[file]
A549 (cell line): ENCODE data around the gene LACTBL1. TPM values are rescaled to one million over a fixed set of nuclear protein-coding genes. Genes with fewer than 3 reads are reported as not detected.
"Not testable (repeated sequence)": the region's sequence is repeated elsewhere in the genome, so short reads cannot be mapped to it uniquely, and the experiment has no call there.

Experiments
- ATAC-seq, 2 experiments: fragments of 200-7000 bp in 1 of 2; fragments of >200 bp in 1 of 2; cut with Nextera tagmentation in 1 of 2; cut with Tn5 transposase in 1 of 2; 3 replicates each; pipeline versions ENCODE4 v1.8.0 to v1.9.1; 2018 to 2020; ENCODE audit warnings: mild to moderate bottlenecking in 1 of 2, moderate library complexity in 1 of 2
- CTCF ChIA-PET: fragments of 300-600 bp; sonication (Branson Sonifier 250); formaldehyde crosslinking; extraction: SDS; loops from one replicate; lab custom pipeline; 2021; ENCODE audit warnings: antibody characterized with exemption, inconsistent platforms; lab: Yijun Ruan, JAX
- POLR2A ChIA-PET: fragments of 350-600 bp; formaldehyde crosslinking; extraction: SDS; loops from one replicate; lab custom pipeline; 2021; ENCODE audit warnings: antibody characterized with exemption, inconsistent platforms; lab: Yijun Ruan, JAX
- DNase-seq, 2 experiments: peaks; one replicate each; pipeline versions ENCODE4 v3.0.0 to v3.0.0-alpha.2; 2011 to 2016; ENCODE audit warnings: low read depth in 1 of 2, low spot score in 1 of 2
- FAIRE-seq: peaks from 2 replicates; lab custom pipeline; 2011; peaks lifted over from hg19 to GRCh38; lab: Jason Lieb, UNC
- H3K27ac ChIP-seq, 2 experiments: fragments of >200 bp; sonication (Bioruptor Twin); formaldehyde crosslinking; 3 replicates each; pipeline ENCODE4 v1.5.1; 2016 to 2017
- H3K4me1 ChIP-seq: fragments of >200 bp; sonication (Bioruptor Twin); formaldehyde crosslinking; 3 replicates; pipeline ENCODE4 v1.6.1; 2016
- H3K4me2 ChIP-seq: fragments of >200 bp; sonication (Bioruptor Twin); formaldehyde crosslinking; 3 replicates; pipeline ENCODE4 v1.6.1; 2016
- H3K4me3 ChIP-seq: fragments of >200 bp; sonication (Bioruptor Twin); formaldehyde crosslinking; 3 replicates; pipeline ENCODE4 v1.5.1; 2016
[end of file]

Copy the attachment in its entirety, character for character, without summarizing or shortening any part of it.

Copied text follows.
A549 (cell line): ENCODE data around the gene LACTBL1. TPM values are rescaled to one million over a fixed set of nuclear protein-coding genes. Genes with fewer than 3 reads are reported as not detected.
"Not testable (repeated sequence)": the region's sequence is repeated elsewhere in the genome, so short reads cannot be mapped to it uniquely, and the experiment has no call there.

Experiments
- ATAC-seq, 2 experiments: fragments of 200-7000 bp in 1 of 2; fragments of >200 bp in 1 of 2; cut with Nextera tagmentation in 1 of 2; cut with Tn5 transposase in 1 of 2; 3 replicates each; pipeline versions ENCODE4 v1.8.0 to v1.9.1; 2018 to 2020; ENCODE audit warnings: mild to moderate bottlenecking in 1 of 2, moderate library complexity in 1 of 2
- CTCF ChIA-PET: fragments of 300-600 bp; sonication (Branson Sonifier 250); formaldehyde crosslinking; extraction: SDS; loops from one replicate; lab custom pipeline; 2021; ENCODE audit warnings: antibody characterized with exemption, inconsistent platforms; lab: Yijun Ruan, JAX
- POLR2A ChIA-PET: fragments of 350-600 bp; formaldehyde crosslinking; extraction: SDS; loops from one replicate; lab custom pipeline; 2021; ENCODE audit warnings: antibody characterized with exemption, inconsistent platforms; lab: Yijun Ruan, JAX
- DNase-seq, 2 experiments: peaks; one replicate each; pipeline versions ENCODE4 v3.0.0 to v3.0.0-alpha.2; 2011 to 2016; ENCODE audit warnings: low read depth in 1 of 2, low spot score in 1 of 2
- FAIRE-seq: peaks from 2 replicates; lab custom pipeline; 2011; peaks lifted over from hg19 to GRCh38; lab: Jason Lieb, UNC
- H3K27ac ChIP-seq, 2 experiments: fragments of >200 bp; sonication (Bioruptor Twin); formaldehyde crosslinking; 3 replicates each; pipeline ENCODE4 v1.5.1; 2016 to 2017
- H3K4me1 ChIP-seq: fragments of >200 bp; sonication (Bioruptor Twin); formaldehyde crosslinking; 3 replicates; pipeline ENCODE4 v1.6.1; 2016
- H3K4me2 ChIP-seq: fragments of >200 bp; sonication (Bioruptor Twin); formaldehyde crosslinking; 3 replicates; pipeline ENCODE4 v1.6.1; 2016
- H3K4me3 ChIP-seq: fragments of >200 bp; sonication (Bioruptor Twin); formaldehyde crosslinking; 3 replicates; pipeline ENCODE4 v1.5.1; 2016